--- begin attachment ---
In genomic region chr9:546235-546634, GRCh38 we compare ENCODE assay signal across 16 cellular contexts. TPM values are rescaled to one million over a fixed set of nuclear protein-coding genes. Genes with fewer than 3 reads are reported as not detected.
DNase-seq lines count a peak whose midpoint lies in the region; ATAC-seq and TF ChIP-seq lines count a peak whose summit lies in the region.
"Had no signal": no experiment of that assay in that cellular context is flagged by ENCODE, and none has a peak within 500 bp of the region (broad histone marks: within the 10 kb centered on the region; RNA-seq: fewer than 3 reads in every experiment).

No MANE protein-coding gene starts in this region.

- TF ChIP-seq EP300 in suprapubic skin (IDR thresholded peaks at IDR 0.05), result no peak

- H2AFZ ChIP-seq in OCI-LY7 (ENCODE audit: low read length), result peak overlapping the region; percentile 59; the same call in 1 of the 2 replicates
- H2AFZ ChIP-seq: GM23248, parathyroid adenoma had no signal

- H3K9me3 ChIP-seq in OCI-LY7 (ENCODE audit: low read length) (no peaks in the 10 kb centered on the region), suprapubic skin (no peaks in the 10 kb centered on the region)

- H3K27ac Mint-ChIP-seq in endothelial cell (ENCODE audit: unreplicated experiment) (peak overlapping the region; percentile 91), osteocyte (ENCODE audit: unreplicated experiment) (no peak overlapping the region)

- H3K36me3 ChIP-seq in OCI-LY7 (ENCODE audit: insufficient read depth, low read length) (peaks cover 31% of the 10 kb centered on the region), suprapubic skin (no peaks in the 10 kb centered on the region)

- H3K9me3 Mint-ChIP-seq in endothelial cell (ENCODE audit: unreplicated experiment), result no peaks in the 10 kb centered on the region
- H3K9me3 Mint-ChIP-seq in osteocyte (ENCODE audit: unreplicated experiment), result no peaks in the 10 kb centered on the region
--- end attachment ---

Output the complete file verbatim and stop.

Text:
In genomic region chr9:546235-546634, GRCh38 we compare ENCODE assay signal across 16 cellular contexts. TPM values are rescaled to one million over a fixed set of nuclear protein-coding genes. Genes with fewer than 3 reads are reported as not detected.
DNase-seq lines count a peak whose midpoint lies in the region; ATAC-seq and TF ChIP-seq lines count a peak whose summit lies in the region.
"Had no signal": no experiment of that assay in that cellular context is flagged by ENCODE, and none has a peak within 500 bp of the region (broad histone marks: within the 10 kb centered on the region; RNA-seq: fewer than 3 reads in every experiment).

No MANE protein-coding gene starts in this region.

- TF ChIP-seq EP300 in suprapubic skin (IDR thresholded peaks at IDR 0.05), result no peak

- H2AFZ ChIP-seq in OCI-LY7 (ENCODE audit: low read length), result peak overlapping the region; percentile 59; the same call in 1 of the 2 replicates
- H2AFZ ChIP-seq: GM23248, parathyroid adenoma had no signal

- H3K9me3 ChIP-seq in OCI-LY7 (ENCODE audit: low read length) (no peaks in the 10 kb centered on the region), suprapubic skin (no peaks in the 10 kb centered on the region)

- H3K27ac Mint-ChIP-seq in endothelial cell (ENCODE audit: unreplicated experiment) (peak overlapping the region; percentile 91), osteocyte (ENCODE audit: unreplicated experiment) (no peak overlapping the region)

- H3K36me3 ChIP-seq in OCI-LY7 (ENCODE audit: insufficient read depth, low read length) (peaks cover 31% of the 10 kb centered on the region), suprapubic skin (no peaks in the 10 kb centered on the region)

- H3K9me3 Mint-ChIP-seq in endothelial cell (ENCODE audit: unreplicated experiment), result no peaks in the 10 kb centered on the region
- H3K9me3 Mint-ChIP-seq in osteocyte (ENCODE audit: unreplicated experiment), result no peaks in the 10 kb centered on the region